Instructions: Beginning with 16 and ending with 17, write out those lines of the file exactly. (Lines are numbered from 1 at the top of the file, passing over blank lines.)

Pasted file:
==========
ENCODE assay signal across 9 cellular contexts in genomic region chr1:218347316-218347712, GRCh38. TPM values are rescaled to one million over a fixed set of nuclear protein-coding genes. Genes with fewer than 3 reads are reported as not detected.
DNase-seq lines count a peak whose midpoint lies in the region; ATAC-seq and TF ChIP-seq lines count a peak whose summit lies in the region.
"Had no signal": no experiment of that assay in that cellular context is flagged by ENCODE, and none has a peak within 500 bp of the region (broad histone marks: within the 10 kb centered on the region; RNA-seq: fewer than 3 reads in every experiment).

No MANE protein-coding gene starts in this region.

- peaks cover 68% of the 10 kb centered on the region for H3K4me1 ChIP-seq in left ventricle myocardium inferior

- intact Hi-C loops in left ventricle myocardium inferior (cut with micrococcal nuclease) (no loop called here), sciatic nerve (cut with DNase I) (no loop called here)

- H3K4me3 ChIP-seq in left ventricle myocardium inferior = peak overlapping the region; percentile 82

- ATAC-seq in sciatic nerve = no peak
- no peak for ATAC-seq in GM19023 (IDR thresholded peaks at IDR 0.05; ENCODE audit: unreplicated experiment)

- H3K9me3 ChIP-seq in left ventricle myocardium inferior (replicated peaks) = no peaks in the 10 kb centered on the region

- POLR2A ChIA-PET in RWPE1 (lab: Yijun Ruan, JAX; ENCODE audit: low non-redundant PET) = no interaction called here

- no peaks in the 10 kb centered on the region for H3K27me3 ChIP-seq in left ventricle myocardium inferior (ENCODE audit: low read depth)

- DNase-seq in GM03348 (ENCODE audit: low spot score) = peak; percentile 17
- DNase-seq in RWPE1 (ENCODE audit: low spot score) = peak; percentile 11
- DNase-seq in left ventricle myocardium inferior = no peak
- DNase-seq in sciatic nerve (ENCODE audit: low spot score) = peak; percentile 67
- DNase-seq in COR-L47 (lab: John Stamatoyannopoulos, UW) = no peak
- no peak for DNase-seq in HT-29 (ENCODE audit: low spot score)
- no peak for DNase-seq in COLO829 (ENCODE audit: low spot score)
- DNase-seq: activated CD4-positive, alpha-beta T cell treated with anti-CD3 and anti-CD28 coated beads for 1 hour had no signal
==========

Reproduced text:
- DNase-seq in sciatic nerve (ENCODE audit: low spot score) = peak; percentile 67
- DNase-seq in COR-L47 (lab: John Stamatoyannopoulos, UW) = no peak